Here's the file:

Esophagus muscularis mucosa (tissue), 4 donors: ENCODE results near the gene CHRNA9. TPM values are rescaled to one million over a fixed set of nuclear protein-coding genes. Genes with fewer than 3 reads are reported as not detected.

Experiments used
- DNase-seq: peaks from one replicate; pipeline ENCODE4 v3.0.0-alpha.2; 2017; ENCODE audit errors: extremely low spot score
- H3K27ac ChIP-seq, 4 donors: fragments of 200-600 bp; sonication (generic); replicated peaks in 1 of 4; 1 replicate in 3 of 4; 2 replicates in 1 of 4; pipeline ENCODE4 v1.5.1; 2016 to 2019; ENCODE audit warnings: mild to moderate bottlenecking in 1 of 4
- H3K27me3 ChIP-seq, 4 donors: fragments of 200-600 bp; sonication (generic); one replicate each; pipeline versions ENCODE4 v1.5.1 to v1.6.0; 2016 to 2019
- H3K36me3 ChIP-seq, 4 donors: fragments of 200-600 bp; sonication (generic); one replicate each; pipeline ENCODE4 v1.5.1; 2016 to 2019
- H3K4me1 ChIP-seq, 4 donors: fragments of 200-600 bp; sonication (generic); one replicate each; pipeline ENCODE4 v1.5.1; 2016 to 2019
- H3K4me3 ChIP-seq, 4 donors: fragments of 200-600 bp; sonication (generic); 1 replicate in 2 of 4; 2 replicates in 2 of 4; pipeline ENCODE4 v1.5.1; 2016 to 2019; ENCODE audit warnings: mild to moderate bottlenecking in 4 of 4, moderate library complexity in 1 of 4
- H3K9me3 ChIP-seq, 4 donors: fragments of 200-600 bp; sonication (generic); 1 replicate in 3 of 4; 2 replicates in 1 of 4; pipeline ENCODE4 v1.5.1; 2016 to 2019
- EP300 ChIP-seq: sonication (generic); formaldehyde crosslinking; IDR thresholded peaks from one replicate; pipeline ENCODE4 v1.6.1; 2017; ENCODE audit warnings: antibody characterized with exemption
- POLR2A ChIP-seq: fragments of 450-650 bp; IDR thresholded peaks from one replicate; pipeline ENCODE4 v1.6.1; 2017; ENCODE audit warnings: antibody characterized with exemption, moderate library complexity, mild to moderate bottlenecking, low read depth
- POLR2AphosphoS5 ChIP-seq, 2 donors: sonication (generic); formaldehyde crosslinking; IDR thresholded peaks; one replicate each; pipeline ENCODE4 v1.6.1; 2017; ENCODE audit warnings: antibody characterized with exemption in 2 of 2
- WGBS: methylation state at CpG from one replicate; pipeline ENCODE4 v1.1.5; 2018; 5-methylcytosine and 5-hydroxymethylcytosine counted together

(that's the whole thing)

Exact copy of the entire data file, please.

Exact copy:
Esophagus muscularis mucosa (tissue), 4 donors: ENCODE results near the gene CHRNA9. TPM values are rescaled to one million over a fixed set of nuclear protein-coding genes. Genes with fewer than 3 reads are reported as not detected.

Experiments used
- DNase-seq: peaks from one replicate; pipeline ENCODE4 v3.0.0-alpha.2; 2017; ENCODE audit errors: extremely low spot score
- H3K27ac ChIP-seq, 4 donors: fragments of 200-600 bp; sonication (generic); replicated peaks in 1 of 4; 1 replicate in 3 of 4; 2 replicates in 1 of 4; pipeline ENCODE4 v1.5.1; 2016 to 2019; ENCODE audit warnings: mild to moderate bottlenecking in 1 of 4
- H3K27me3 ChIP-seq, 4 donors: fragments of 200-600 bp; sonication (generic); one replicate each; pipeline versions ENCODE4 v1.5.1 to v1.6.0; 2016 to 2019
- H3K36me3 ChIP-seq, 4 donors: fragments of 200-600 bp; sonication (generic); one replicate each; pipeline ENCODE4 v1.5.1; 2016 to 2019
- H3K4me1 ChIP-seq, 4 donors: fragments of 200-600 bp; sonication (generic); one replicate each; pipeline ENCODE4 v1.5.1; 2016 to 2019
- H3K4me3 ChIP-seq, 4 donors: fragments of 200-600 bp; sonication (generic); 1 replicate in 2 of 4; 2 replicates in 2 of 4; pipeline ENCODE4 v1.5.1; 2016 to 2019; ENCODE audit warnings: mild to moderate bottlenecking in 4 of 4, moderate library complexity in 1 of 4
- H3K9me3 ChIP-seq, 4 donors: fragments of 200-600 bp; sonication (generic); 1 replicate in 3 of 4; 2 replicates in 1 of 4; pipeline ENCODE4 v1.5.1; 2016 to 2019
- EP300 ChIP-seq: sonication (generic); formaldehyde crosslinking; IDR thresholded peaks from one replicate; pipeline ENCODE4 v1.6.1; 2017; ENCODE audit warnings: antibody characterized with exemption
- POLR2A ChIP-seq: fragments of 450-650 bp; IDR thresholded peaks from one replicate; pipeline ENCODE4 v1.6.1; 2017; ENCODE audit warnings: antibody characterized with exemption, moderate library complexity, mild to moderate bottlenecking, low read depth
- POLR2AphosphoS5 ChIP-seq, 2 donors: sonication (generic); formaldehyde crosslinking; IDR thresholded peaks; one replicate each; pipeline ENCODE4 v1.6.1; 2017; ENCODE audit warnings: antibody characterized with exemption in 2 of 2
- WGBS: methylation state at CpG from one replicate; pipeline ENCODE4 v1.1.5; 2018; 5-methylcytosine and 5-hydroxymethylcytosine counted together